In last month’s blog we looked at some of the interesting (at least to me!) data contained in the Content Marketing Institute’s recent B2B Content Marketing: Benchmarks, Budgets and Trends report. This is an extensive report that’s chocked-full of valuable data, so I spent some more time this week combing through it.
Two statistics from the report really jumped out at me. The first one is the fact that the average business today is spending a quarter of its marketing budget on content marketing. That’s amazing when you think about it because a decade ago, “content marketing” didn’t even exist as a formal marketing discipline.
The other stat that grabbed my attention was this: The main success factor cited by businesses with successful content marketing programs is high-quality and efficient content creation. In other words, they’re producing great content, and they’re doing so in a way that doesn’t tax their financial or human resources.
Defining High-Quality Content
I guess it’s logical that high-quality content is critical to a successful content marketing program. But let’s stop for a minute and answer an important question: What exactly isquality content?
To me, quality content checks each one of these boxes:
• It’s well-written. I’m constantly amazed at how much poorly written content there is on the web today. For some reason, there appear to be different writing standards for print vs. online publishing. Crappy content you’d never dream of seeing in print is all over the Internet.
• It’s relevant. For example, most of what I write is for business and financial services clients. I have to know and understand these industries intimately, as well as a number of niches within them, in order to write content that’s relevant and useful to readers.
• It’s timely. The best content has a shelf life and expiration date. That’s not to say there’s no place for evergreen content, but the more timely a piece of content is, the more likely it is to draw eyeballs.
Creating High-Quality Content
So how can you go about creating high-quality content in a more efficient way? Here are 5 tips to get you started:
1. Sharpen your writing chops. There are no two ways around it: If you want to create higher quality content, you have to improve your writing. And there are no shortcuts to becoming a better writer: It takes lots and lots of practice.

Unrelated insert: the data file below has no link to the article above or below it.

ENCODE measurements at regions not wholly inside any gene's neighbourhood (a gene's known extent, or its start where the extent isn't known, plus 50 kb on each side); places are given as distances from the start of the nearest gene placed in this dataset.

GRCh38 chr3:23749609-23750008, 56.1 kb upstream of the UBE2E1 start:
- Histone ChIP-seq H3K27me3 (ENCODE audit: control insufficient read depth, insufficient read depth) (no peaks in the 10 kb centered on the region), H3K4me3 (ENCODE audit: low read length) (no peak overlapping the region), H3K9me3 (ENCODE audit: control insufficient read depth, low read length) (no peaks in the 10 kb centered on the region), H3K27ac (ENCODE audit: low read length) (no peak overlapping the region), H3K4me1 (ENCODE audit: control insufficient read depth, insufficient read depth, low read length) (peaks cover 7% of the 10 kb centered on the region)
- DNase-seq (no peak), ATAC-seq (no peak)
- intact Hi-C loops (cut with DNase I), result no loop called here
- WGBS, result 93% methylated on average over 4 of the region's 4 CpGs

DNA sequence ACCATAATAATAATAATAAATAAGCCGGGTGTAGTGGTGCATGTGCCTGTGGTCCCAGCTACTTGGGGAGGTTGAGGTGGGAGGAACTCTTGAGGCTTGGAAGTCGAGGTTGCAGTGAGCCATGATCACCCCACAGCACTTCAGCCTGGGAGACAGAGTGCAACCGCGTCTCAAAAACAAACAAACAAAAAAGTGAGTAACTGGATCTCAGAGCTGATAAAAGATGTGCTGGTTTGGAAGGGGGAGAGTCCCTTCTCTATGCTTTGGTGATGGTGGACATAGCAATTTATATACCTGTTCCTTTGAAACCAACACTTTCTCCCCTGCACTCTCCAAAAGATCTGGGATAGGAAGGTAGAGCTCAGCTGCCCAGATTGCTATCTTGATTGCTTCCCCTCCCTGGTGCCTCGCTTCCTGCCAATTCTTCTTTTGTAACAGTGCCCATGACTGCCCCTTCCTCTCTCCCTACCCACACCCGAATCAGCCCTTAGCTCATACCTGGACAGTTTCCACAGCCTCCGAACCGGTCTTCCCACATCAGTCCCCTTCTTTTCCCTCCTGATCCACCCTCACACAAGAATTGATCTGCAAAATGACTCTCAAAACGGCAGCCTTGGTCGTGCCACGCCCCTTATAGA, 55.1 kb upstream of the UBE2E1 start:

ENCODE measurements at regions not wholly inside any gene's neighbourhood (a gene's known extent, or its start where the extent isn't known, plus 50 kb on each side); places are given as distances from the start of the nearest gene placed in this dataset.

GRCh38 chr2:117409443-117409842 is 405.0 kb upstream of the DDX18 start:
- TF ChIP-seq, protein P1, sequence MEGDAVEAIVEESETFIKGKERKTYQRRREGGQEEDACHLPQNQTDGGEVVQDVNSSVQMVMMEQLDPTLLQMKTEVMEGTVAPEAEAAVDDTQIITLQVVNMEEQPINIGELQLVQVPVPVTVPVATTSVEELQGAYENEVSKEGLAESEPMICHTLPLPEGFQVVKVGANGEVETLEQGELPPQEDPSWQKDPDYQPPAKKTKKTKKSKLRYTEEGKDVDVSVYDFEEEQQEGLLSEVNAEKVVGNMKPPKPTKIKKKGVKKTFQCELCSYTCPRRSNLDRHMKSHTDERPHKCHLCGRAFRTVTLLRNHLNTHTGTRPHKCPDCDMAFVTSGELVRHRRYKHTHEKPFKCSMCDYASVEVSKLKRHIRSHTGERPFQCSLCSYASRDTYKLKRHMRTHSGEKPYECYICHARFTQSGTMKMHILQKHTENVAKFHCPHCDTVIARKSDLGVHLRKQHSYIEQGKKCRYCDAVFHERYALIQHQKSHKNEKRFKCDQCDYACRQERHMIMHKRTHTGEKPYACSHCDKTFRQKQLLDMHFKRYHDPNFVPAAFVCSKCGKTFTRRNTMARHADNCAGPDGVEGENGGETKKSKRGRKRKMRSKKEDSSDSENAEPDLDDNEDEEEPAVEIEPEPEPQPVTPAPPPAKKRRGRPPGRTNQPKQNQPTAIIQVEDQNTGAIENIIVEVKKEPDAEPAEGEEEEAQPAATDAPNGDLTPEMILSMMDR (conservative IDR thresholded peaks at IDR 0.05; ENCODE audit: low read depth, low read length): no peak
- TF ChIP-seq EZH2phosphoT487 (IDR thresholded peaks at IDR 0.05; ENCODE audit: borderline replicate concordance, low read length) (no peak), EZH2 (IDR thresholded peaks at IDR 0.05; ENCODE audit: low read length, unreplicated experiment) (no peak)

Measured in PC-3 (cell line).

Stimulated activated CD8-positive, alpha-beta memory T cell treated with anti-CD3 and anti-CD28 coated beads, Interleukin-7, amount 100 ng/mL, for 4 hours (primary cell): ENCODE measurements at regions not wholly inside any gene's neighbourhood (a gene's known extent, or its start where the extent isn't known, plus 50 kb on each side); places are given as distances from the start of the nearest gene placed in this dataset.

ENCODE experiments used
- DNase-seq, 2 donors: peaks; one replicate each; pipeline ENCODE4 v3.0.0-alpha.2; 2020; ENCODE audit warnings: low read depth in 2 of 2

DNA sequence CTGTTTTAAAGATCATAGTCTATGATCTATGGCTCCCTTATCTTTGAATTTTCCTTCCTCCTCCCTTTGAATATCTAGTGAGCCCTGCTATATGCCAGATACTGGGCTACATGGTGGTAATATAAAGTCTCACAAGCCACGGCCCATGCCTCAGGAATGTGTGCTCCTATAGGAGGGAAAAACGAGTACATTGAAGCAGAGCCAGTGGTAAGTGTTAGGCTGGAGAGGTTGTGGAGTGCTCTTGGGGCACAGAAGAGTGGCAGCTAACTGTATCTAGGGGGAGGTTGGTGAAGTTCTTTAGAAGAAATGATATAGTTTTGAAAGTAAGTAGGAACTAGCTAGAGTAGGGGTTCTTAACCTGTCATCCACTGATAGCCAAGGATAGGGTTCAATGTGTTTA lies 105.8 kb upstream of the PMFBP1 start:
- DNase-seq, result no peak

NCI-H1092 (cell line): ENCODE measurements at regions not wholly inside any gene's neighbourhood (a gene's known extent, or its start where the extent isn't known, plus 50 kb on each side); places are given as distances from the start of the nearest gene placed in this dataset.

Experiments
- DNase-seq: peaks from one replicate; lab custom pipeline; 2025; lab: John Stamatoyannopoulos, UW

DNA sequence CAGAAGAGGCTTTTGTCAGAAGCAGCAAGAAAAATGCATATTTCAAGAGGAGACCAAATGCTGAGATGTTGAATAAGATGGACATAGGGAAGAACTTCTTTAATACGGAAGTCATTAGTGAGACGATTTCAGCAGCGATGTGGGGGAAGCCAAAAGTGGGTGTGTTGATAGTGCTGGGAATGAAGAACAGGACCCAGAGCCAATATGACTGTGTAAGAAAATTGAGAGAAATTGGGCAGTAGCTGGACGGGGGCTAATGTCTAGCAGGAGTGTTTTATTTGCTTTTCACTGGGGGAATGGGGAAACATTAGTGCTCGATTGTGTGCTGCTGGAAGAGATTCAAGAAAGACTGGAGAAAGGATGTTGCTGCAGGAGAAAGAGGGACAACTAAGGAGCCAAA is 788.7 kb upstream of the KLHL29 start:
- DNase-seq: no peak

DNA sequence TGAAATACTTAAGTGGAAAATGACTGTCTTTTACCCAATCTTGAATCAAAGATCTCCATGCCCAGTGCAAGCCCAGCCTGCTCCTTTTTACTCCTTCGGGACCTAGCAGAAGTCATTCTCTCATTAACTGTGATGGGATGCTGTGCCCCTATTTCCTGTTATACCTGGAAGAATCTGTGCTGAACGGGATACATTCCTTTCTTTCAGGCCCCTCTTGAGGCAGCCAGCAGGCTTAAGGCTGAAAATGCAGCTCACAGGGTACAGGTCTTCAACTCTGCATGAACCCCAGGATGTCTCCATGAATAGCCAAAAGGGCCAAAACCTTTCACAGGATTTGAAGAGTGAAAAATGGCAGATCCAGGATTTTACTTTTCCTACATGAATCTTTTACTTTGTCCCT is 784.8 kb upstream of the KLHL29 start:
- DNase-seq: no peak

Start by studying good writing. Which publications and websites do you think are especially well-written? You might also invest in some professional training, such as taking a writing course online or at your local community college. Most importantly, you should make regular writing a part of your routine, even if it’s just a few minutes a day.
2. Keep an idea file. Great content starts with great topic ideas. And you’re going to need a lot of ideas if you want to feed an ongoing content marketing program for more than just a few months.
Start a new file (either paper or electronic) for storing topic ideas as they come to you. For example, whenever I see articles in The Wall Street Journal or some of the industry niche publications I read that I think would be good topics for my clients, I print them out and put them in a manila folder.
This is old school, I know. But having paper copies makes it easier for me to keep my ideas organized and easily accessible.
3. Follow current developments in your industry. As noted above, quality content is tightly targeted to your industry niche. So you need to stay on top of what’s happening in your industry in order to create content that your audience finds useful and relevant.
To do so, you should be reading industry publications and websites regularly and subscribing to industry-focused e-newsletters and podcasts. Also attend industry trade shows and conferences whenever you can and take advantage of opportunities to pursue continuing education opportunities in your industry.
4. Learn the fine art of repurposing. Keeping a content marketing program humming along smoothly requires a steady stream of fresh content. One way to keep the content pipeline full is to repurpose content you previously created.
For example, I once combined a series of articles on cash flow management into a more comprehensive whitepaper on the topic. You can also take the opposite approach by breaking up a whitepaper into a series of articles and blog posts to be sent out in your e-newsletter and posted on your website and to social media.
5. “Have a take … do not suck.” Sports talk radio host Jim Rome used to say this to callers. What he meant was that callers should have their own unique thoughts and perspective on an issue and not just parrot what they heard other people, especially so-called “experts,” say.
The same thing applies to your content. It’s easy to just rehash research or curate content from a Google query, but the best content brings something more by adding your own unique observations to the topic. This also helps position you and your business as a thought leader in your industry.
Keep These Tips Handy
If yours is among the 91% of B2B organizations that has a content marketing program in place, you need to do everything you can to boost the quality of your content. These 5 tips are a good starting point — keep them handy so you can refer back to them easily while you’re creating new content.